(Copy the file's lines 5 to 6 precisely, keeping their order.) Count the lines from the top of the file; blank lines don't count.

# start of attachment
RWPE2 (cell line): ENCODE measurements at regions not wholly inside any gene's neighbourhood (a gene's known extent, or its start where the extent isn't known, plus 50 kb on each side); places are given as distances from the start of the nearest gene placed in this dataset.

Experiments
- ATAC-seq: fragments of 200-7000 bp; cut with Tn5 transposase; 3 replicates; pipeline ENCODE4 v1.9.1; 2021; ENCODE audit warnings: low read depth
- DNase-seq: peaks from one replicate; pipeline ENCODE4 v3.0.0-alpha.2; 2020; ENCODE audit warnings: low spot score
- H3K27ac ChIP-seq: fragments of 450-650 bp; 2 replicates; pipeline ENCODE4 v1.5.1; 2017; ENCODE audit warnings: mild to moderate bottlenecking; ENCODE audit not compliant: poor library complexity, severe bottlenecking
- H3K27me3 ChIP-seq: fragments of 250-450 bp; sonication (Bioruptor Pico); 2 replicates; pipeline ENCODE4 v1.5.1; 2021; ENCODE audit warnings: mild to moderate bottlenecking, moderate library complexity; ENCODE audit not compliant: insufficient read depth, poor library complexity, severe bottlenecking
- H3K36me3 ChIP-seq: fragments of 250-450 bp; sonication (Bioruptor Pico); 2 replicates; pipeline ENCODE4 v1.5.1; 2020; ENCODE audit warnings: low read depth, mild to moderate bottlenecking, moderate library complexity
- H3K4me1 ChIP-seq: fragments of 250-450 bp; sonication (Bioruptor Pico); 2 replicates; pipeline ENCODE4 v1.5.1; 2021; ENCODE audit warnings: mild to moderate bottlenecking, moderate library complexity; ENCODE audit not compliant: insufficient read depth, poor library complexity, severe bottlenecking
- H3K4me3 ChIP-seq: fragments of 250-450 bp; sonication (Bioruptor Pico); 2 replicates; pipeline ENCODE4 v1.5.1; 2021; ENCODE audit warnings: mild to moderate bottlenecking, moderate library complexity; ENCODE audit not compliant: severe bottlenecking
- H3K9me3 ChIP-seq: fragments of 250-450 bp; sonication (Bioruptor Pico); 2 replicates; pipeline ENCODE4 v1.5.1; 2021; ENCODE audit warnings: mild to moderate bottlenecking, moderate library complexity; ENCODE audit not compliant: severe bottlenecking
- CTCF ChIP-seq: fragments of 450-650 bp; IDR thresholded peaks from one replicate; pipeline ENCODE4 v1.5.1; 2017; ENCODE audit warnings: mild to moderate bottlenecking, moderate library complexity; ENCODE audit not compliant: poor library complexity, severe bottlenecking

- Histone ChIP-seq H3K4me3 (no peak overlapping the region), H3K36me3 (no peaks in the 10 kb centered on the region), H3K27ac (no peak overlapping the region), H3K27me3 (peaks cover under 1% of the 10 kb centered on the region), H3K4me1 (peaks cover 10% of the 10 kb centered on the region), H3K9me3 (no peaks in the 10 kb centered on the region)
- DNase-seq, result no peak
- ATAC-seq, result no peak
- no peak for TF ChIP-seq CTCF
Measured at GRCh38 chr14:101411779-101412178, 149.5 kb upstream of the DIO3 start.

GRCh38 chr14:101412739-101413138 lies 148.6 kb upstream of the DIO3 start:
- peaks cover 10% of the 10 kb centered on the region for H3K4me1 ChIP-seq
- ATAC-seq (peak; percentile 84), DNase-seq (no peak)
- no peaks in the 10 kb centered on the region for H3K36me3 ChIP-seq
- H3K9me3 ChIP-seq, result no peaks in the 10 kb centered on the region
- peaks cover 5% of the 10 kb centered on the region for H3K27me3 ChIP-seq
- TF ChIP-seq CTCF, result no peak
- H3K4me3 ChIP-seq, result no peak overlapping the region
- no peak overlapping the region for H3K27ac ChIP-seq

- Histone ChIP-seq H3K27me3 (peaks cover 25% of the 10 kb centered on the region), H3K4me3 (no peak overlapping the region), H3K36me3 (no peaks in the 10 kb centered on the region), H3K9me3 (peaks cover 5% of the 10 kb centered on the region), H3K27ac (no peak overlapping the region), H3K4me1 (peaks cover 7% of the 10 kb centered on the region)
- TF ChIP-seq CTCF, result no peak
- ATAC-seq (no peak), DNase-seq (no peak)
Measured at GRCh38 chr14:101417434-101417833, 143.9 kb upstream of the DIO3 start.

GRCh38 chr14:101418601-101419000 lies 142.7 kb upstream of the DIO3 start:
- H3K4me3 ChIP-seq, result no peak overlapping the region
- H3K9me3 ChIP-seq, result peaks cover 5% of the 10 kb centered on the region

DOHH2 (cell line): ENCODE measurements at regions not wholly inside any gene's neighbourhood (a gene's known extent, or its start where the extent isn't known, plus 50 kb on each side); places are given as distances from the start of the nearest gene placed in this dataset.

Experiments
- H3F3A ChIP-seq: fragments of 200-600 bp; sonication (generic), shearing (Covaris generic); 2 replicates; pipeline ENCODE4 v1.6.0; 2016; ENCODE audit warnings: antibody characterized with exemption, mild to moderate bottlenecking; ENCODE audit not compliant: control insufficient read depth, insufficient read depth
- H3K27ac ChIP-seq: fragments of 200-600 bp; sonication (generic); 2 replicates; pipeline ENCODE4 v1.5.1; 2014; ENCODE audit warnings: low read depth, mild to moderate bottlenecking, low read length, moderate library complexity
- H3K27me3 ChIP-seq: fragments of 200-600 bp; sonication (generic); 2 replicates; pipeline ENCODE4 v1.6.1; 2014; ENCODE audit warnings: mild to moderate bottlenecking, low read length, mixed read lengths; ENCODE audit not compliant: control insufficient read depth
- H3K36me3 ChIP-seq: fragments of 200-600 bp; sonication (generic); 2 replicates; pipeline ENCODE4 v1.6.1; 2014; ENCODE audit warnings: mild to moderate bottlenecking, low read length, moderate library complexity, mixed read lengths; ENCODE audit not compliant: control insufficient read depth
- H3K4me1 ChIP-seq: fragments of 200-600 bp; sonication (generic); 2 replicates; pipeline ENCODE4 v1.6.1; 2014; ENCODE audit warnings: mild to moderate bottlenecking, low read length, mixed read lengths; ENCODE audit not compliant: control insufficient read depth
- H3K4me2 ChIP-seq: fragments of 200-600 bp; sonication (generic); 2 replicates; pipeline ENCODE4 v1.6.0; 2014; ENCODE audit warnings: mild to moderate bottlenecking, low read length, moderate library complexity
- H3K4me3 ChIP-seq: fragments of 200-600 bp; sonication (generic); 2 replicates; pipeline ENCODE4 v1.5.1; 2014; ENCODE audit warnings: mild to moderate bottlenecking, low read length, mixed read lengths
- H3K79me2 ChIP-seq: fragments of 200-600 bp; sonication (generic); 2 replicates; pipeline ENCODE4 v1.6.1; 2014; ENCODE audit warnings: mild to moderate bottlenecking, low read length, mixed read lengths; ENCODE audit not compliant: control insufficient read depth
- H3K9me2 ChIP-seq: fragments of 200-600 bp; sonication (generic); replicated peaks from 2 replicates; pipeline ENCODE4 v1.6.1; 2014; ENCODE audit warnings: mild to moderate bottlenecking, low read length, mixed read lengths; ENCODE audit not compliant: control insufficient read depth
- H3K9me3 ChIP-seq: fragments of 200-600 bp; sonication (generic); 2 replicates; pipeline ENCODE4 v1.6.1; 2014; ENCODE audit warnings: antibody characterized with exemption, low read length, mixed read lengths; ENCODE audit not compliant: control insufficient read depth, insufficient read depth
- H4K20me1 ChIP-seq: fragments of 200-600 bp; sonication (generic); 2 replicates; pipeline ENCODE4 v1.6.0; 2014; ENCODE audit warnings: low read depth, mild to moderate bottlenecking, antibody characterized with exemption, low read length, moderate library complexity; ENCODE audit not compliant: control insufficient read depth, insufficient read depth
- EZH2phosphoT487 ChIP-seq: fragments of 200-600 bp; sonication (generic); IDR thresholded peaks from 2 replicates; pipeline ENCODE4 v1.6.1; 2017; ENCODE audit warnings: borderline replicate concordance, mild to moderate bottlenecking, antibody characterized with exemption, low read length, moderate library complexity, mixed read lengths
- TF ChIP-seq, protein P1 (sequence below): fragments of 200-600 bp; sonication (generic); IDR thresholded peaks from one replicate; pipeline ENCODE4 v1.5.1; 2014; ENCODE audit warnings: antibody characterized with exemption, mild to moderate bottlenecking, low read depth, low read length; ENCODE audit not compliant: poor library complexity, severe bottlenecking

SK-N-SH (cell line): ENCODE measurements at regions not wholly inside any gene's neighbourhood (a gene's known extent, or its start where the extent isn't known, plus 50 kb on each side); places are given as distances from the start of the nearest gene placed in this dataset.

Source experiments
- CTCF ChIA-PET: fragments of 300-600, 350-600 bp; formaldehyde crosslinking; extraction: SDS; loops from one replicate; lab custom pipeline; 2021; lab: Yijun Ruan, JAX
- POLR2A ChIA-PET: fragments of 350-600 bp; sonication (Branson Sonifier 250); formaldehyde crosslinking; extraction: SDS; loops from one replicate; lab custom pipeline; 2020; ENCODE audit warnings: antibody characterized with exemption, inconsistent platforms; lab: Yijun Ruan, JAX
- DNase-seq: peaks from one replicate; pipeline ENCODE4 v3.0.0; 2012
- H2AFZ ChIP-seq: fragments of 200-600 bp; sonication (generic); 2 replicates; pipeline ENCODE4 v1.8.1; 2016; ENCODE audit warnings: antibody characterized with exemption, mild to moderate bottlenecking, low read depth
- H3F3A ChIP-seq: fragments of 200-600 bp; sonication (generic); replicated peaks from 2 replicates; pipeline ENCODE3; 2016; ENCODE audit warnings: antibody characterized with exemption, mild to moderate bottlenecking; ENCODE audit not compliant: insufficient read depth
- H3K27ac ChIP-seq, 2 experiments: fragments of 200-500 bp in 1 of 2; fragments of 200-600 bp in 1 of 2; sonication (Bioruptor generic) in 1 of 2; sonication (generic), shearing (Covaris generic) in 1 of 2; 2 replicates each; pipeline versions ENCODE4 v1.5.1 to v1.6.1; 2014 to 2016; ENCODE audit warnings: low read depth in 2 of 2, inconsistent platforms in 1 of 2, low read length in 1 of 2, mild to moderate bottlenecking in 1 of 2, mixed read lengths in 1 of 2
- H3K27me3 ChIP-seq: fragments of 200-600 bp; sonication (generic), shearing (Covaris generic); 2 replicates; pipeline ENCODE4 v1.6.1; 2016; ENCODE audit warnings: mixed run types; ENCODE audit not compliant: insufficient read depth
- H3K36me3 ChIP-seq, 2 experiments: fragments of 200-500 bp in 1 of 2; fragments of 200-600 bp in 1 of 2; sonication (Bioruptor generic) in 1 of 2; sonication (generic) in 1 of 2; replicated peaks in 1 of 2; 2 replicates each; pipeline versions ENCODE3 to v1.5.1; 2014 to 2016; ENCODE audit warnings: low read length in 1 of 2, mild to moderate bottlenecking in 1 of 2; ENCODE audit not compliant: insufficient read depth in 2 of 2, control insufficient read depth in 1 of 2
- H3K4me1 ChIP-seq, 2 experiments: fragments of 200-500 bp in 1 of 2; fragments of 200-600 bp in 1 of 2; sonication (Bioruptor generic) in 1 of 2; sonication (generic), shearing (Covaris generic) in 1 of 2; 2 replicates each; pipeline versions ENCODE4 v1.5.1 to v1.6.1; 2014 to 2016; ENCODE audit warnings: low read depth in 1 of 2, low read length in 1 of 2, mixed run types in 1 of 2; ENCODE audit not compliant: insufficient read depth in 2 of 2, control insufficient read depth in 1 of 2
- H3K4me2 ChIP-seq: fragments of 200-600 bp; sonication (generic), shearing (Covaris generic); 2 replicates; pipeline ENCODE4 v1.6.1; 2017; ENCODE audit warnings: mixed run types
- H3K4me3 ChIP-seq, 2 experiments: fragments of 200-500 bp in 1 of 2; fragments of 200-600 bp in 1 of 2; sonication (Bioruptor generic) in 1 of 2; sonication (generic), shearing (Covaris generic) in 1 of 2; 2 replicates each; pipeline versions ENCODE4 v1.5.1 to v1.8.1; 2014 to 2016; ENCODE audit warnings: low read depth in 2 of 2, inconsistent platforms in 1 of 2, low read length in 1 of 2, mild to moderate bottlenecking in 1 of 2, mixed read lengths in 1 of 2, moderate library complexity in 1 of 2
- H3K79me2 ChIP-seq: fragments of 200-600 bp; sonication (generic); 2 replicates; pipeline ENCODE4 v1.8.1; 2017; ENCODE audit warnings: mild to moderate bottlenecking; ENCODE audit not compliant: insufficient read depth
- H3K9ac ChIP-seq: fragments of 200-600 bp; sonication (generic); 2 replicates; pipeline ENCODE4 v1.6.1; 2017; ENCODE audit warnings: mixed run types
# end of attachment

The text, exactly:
- H3K27ac ChIP-seq: fragments of 450-650 bp; 2 replicates; pipeline ENCODE4 v1.5.1; 2017; ENCODE audit warnings: mild to moderate bottlenecking; ENCODE audit not compliant: poor library complexity, severe bottlenecking
- H3K27me3 ChIP-seq: fragments of 250-450 bp; sonication (Bioruptor Pico); 2 replicates; pipeline ENCODE4 v1.5.1; 2021; ENCODE audit warnings: mild to moderate bottlenecking, moderate library complexity; ENCODE audit not compliant: insufficient read depth, poor library complexity, severe bottlenecking